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But there are cases where, despite everything being "perfect" according to SIDS prevention, babies have died of SIDS. Arguably, something caused the baby to die - but if a breastfed baby of non-smoking parents dies after being placed face up in a crib to sleep - and it has happened - I'm just saying it's not impossible that something having nothing at all to do with the sling is to blame. I'm not saying that it's impossible for the sling to be to blame, either... kind of a shocking story in that there is a terrible ending with no real information and a lot of people are probably going to conclude that baby wearing is dangerous.

eta - I have to agree that that sling does not look to be of the most ideal design to me. It kinda of looks like putting the baby in a duffle bag!

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#24 of 26 Old 01-25-2010, 03:04 PM
 
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Originally Posted by fruitfulmomma View Post
... Babies in the womb don't get their oxygen through their mouth/nose airways. Two totally different things.
Yes - which I said, in the same paragraph

Quote:
I remember voicing concerns about this when my son was little and people would say babies are used to being scrunched because they are scrunched in the womb... but I never felt safe using that sling until he got bigger and I could use it for hip carries. Babies don't need to breathe in utero so the whole used to being scrunched thing never made sense to me. I stopped using it until he was bigger. Thought I might try again with my girls but only ever used upright positions/carriers for them.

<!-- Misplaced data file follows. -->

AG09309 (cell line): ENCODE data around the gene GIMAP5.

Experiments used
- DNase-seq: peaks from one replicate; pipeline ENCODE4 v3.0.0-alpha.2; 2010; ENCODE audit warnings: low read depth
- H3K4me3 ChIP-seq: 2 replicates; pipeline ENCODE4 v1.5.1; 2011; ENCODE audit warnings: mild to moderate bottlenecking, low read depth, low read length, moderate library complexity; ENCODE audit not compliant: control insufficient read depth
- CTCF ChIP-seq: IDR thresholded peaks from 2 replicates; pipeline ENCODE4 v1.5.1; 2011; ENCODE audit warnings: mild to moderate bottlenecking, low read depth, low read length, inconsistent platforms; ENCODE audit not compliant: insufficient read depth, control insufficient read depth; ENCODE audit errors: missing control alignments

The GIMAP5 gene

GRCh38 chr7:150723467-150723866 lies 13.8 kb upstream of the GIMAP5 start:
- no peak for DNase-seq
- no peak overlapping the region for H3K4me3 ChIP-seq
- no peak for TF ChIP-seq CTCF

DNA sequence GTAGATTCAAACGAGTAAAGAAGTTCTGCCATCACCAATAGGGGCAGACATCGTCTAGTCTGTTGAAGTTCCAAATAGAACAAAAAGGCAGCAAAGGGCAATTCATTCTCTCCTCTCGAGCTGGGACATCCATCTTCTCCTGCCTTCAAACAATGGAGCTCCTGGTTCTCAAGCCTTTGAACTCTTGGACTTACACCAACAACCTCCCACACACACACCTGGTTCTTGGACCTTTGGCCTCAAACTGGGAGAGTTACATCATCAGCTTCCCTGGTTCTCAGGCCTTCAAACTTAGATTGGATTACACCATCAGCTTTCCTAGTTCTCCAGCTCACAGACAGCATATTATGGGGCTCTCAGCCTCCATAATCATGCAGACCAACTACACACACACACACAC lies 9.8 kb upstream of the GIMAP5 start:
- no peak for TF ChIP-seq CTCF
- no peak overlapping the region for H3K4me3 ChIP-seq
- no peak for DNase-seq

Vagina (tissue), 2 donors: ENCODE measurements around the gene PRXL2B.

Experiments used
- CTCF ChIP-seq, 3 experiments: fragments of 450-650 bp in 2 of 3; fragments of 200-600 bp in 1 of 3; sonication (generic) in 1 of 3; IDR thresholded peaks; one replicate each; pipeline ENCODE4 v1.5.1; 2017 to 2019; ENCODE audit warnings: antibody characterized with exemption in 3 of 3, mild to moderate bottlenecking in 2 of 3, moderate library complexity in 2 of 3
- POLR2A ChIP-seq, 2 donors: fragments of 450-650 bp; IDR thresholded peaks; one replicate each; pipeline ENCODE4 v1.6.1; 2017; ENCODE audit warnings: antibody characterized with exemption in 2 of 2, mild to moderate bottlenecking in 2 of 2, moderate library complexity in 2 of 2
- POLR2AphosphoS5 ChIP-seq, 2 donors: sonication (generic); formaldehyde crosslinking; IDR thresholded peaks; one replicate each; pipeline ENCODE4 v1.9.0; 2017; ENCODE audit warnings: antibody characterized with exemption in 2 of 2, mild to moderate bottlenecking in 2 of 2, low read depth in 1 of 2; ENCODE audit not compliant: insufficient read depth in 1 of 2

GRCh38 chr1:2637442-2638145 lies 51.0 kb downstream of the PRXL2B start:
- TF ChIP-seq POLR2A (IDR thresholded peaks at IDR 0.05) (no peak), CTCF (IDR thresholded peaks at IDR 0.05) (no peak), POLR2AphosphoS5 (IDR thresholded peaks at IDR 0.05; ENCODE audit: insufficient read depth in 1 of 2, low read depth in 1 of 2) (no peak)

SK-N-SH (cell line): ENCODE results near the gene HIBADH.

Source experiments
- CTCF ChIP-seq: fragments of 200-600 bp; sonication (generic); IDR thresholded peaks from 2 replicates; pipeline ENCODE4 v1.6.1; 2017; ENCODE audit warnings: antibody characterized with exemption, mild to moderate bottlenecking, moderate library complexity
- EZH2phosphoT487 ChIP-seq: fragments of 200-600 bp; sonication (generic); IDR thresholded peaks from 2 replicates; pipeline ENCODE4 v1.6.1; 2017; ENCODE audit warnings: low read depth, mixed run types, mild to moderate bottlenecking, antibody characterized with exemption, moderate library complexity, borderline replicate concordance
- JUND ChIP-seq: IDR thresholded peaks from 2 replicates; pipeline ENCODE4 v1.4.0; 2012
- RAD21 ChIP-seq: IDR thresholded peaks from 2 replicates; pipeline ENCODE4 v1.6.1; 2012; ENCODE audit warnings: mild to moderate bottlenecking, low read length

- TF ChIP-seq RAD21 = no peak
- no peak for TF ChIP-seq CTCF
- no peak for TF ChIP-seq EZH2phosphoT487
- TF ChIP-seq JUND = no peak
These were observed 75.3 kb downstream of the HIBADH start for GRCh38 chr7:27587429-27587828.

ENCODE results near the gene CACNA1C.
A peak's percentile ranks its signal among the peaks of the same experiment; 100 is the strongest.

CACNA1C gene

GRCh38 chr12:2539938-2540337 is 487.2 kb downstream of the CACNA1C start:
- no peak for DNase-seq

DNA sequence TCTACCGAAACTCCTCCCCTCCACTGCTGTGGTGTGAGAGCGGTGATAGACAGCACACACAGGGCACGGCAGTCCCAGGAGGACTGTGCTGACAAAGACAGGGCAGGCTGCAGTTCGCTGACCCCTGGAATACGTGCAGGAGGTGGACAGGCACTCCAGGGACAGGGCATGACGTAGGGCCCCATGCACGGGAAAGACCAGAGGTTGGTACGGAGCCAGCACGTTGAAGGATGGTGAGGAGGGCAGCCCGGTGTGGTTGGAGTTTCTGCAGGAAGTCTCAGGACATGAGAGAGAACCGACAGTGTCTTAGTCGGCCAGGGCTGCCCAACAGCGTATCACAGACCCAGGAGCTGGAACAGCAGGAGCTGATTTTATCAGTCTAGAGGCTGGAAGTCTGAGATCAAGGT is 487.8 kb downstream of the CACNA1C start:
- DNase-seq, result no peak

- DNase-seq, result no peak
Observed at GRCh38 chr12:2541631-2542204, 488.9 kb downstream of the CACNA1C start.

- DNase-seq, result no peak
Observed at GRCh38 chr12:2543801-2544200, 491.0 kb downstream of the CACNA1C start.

DS T 11/16/03 DDs K & E 3/28/08
nak DS S 4/1/11
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#25 of 26 Old 01-25-2010, 03:07 PM
 
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Yes - which I said, in the same paragraph
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#26 of 26 Old 02-03-2010, 02:32 AM
 
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I would like to say that I loved my Infantino sling from 2-6 months for my son. It was NOT appropriate for him 0-2 months - he was just too small- and luckily I have medical training so that it was obvious to me, and we used the Moby wrap. However, once he was bigger, i found it very easy to put him in a position in the Infantino sling where his head was elevated, not chin to chest, and the opening was situated nicely so his nose & mouth were exposed to avoid rebreathing. It was quite cozy and felt more secure to me than my ring sling, which didn't work well for me until he was bigger. It was a lifesaver for napping him when he was colicky and just could not be put down to sleep, and wonderful when we were travelling. He never rested as well in the Moby when he got bigger.

This story is very sad, and the Infantino slingmakers may bear some responsibility, but it worked out very nicely for us.